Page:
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Fishbreak's Common App Essay - - Topic of your choice

fishbreak 1 / -  
Dec 30, 2009   #1
Hey guys, I would really appreciate comments on my commonapp essay!

Here goes:

At thirteen, I was given an instrument that equaled my height. Lost as I was staring at the bulky chunk of wood that produced only grunts when I bowed its four thick silvery strings, I was persuaded by my teacher nonetheless to accept its intimidating stature. According to him, taller people have an advantage as they can more easily stretch their arms to reach the higher notes. Back then, I dreaded dragging this cumbersome instrument to every rehearsal while ensuring its safety through the narrow doors that threatened its very infrastructure; I hated the low tones that are constantly ignored by audiences. Now, I have completely changed my view. Seeing my diploma in Double Bass Performance laminated at the centre of my display cupboard, memories flood my mind and remind me of the difficulties I faced to reach where I currently am. Ultimately, I know that my journey with the double bass has shaped me into a confident, stylistic and assured young man.

My life was never quite the same after taking up the double bass. It became one in which I accept the odds and challenge the unknown. Like many musicians, I was an attention seeker. I wished to showcase my most charming, most dazzling side, and the best of my skills to gain approval of others. I wanted people to appreciate my music. I auditioned for the National Youth Orchestra, only to be rejected due to lack of experience. Biting my teeth, I endured through the days of incessant yelling from my teacher and bulging blisters on my hands, and eventually received admission into the main orchestra after one more attempt. I was overjoyed that my efforts had paid off, yet more than anything, I knew that I did not let my teachers and friends down after all their encouragement.

When I was sixteen, the quote "With great power comes great responsibility" (albeit from the Spider-Man movie) was still vastly popular among my peers in school. Coincidentally, I was appointed the Associate Principal of the Double Bass section, reporting directly to the conductor regarding my section's welfare and shouldering the responsibility of conducting sectionals. I was also tasked with leading entries, as well as marking bowings and fingerings during rehearsals. It was strenuous adapting to each person's musical style and technical flaws, yet with passing time, I gained respect from my section mates and grew fonder of my newfound leadership skills. More than an instrument to show off to others, my instrument brings me joy in playing, and also connects me to others with similar passions.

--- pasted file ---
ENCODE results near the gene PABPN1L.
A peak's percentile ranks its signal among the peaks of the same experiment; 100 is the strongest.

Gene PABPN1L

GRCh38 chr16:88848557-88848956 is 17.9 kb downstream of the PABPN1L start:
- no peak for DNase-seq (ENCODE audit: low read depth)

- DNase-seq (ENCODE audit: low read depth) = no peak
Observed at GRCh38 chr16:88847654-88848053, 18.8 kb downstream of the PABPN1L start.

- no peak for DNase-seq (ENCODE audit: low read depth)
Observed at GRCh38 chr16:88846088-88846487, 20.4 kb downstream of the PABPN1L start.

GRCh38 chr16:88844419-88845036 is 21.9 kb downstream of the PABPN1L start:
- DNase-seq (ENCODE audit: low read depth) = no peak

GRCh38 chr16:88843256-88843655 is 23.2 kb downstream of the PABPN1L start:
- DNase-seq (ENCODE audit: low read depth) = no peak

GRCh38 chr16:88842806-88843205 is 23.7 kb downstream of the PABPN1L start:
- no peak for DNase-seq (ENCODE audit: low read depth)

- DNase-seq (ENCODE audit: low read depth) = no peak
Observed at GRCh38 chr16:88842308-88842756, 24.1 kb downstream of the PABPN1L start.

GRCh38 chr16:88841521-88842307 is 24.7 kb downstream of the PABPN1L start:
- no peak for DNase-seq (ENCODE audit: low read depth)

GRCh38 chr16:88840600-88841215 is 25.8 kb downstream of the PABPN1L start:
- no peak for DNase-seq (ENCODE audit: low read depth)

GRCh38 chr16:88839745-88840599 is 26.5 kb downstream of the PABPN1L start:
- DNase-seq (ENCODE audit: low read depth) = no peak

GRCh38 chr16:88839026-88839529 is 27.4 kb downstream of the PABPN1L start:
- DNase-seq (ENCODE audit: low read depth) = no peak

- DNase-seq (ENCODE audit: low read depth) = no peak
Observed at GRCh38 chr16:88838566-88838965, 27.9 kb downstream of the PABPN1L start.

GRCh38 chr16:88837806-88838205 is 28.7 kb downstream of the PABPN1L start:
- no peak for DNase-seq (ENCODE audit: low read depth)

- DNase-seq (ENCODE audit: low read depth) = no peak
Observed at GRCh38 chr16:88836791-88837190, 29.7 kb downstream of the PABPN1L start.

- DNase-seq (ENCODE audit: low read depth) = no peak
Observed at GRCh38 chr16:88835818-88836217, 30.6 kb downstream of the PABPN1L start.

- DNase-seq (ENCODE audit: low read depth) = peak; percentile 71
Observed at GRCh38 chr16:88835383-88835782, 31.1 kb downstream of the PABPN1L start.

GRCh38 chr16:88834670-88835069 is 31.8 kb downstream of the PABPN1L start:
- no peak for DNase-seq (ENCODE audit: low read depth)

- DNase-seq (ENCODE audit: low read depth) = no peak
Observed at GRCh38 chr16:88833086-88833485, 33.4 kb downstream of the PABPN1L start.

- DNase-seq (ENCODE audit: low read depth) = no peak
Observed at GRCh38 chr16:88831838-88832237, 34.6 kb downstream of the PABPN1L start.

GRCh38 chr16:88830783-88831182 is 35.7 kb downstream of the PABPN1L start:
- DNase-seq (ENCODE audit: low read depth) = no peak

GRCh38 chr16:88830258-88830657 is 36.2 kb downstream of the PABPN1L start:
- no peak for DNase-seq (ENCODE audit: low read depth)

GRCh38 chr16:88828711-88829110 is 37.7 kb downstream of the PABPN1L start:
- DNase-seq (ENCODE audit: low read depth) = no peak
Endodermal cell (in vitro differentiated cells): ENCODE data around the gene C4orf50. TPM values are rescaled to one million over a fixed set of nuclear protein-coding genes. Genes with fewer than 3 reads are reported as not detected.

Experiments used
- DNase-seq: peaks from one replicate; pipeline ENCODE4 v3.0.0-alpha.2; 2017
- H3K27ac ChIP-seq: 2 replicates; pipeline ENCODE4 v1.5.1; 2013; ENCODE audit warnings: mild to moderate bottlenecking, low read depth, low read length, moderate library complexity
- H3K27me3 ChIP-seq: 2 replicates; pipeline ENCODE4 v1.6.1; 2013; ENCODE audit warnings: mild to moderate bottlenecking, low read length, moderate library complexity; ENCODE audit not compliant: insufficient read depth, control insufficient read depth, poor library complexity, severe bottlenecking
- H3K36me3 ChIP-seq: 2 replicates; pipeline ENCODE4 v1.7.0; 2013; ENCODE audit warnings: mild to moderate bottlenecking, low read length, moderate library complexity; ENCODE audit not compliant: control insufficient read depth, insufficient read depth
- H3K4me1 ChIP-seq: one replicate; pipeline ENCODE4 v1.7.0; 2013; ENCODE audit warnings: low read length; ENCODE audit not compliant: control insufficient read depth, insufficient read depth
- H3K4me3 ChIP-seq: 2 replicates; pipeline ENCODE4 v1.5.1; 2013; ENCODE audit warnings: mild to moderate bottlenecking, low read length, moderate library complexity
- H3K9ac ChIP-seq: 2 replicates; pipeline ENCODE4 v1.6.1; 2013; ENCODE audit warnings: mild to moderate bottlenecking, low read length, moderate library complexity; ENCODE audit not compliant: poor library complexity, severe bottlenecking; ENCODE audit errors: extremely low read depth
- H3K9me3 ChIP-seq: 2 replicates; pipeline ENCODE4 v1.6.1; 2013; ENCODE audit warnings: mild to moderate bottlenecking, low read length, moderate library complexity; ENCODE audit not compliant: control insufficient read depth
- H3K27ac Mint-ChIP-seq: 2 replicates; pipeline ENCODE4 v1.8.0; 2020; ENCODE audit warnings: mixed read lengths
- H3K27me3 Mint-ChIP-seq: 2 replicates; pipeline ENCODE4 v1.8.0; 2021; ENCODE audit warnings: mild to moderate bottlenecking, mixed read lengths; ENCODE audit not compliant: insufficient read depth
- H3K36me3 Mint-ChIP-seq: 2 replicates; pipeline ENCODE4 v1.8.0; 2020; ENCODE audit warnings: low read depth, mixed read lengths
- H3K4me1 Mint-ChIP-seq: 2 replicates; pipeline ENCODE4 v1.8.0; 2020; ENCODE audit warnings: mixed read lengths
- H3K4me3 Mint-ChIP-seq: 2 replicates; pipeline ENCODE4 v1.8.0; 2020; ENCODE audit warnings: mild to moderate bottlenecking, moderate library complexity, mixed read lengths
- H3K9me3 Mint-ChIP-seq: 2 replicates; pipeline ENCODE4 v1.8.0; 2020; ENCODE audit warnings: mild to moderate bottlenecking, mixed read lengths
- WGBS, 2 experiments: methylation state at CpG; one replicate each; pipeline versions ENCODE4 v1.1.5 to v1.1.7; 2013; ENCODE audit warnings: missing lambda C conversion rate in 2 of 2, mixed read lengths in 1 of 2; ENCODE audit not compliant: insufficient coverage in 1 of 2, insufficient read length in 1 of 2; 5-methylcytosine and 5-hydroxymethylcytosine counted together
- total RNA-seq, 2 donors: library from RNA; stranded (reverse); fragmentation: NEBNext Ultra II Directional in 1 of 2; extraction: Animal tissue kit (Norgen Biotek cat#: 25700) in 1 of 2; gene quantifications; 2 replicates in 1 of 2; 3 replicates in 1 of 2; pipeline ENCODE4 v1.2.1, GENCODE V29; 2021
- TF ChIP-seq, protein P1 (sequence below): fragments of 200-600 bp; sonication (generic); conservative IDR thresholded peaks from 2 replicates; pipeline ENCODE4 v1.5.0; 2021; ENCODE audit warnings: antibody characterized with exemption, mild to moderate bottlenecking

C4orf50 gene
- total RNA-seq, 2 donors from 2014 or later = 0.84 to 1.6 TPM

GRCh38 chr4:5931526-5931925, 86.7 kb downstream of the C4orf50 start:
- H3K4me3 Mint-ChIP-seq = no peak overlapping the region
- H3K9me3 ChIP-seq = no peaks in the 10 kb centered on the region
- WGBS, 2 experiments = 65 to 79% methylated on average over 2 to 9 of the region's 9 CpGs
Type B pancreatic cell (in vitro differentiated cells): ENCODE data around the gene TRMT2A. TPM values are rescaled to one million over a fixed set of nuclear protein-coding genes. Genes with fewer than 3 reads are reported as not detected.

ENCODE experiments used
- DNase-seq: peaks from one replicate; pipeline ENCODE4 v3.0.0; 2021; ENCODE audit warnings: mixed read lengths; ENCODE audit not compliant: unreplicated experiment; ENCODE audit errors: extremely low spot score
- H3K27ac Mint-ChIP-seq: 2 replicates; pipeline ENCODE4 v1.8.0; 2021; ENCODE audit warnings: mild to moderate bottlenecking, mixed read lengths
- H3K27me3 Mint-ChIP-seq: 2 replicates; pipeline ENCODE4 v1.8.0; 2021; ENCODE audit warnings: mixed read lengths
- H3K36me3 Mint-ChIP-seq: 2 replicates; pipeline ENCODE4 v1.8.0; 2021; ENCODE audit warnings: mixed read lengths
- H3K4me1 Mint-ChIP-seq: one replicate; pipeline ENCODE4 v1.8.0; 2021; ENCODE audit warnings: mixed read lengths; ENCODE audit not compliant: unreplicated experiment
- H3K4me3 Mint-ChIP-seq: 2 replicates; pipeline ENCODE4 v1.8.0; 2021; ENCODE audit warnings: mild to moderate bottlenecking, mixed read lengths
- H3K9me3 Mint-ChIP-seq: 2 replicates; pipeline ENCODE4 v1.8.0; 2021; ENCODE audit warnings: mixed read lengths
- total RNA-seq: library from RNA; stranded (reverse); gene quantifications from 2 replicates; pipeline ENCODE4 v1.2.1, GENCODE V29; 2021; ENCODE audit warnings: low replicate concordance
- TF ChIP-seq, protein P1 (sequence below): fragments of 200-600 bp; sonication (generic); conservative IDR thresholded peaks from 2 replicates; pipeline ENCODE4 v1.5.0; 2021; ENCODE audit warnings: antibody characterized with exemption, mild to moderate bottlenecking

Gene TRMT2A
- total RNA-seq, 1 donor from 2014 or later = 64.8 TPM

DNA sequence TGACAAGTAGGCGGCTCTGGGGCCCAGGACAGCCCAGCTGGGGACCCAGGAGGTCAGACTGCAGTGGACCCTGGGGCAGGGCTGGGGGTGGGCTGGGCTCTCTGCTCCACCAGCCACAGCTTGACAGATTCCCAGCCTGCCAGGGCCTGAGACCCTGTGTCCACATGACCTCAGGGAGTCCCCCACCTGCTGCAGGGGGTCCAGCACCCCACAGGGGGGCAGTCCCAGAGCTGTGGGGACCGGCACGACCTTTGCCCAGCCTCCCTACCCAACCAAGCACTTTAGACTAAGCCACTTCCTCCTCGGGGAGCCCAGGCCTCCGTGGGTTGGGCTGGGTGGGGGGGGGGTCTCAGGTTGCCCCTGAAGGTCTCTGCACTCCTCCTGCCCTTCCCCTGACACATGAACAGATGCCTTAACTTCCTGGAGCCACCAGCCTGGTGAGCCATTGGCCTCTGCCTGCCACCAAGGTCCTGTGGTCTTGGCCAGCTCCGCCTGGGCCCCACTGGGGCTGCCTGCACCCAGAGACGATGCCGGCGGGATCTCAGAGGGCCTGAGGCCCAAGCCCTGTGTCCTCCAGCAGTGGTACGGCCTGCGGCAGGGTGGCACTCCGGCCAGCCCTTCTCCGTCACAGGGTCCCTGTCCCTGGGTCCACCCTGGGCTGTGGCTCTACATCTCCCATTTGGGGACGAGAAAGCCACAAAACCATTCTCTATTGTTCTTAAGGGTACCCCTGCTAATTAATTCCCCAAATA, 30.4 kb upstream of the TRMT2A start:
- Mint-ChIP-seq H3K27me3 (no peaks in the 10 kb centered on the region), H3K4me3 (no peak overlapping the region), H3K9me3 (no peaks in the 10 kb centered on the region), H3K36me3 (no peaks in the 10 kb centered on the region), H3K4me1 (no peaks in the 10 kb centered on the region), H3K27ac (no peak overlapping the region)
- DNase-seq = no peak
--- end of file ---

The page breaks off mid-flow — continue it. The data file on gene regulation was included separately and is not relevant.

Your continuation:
Today, the double bass never leaves my side even when I am engaged in volunteering work. In junior college, I opted for the International Service Learning Elective, an overseas volunteer program, to leave my comfort zone and experience different cultures, particularly to serve those less fortunate than me. I vividly remember presenting my life experience to my team one evening. Handing out pieces of paper, I asked everyone to draw a life-changing experience on them. On my own paper, I drew a double bass. I spoke about my encounters and transformation, how I grew from a shy kid to a confident performer, and how the detested double bass soon became my life-long companion. Passions are never crafted, and pers

During that hectic yet exciting year, I represented Singapore in the Florence International Music Festival. Performing in a foreign land was refreshing and sensational, and I could feel my national pride overflowing as I strived to display the best of Singaporean music. Still, I was never alone, as I was always accompanied by the melodious tunes and the encouraging smiles of my friends. Eyes closed, I swayed to the rhythm, both of my arms cooperating in perfection.

As I reached the final note, my right hand bowed gracefully, descending to a soft ending while my left hand played out a gentle, soothing vibrato. Rounds of clapping erupted, my conductor bowed, and my heart swelled. Each time I laid my bow on the sparkling silvery strings, my emotions soared, wafted by the beauty and artfulness of the music, bringing goose-bumps to my skin and a wondrous feeling to my soul. Whether it is the slow, romantic melodies of Brahms, or the fast, light-hearted passages of Mozart, the rich, deep tones of my instrument always excite me. No matter what challenge I face, I am now ready to adapt to the circumstances, for making music is a path without limits.
EF_Kevin 8 / 13,321 129  
Jan 1, 2010   #2
Today, the double bass never leaves my side, even when I am engaged in volunteer work.----> i think you just have to write volunteer, not volunteering...

Well, this essay really seems like a big success. It does not need to be changed much, because it PROVES something. The way you wrote this essay has a sort of dramatic climax at the end, where you describe the climax of the song, and it creates an excellent effect. It's as if the essay builds up to a culmination at the end, there. If I had a hat on, I would take it off, and my hat would be off to you, ha ha.

So... I think this is a good job. If you want to make it more persuasive, make a connection between this empowering experience (i.e. mastering your music) and your intended career. By doing that, you'll take all the convincing power of this essay and apply it to the assertion that you must be enabled to take the next step in your academic process.

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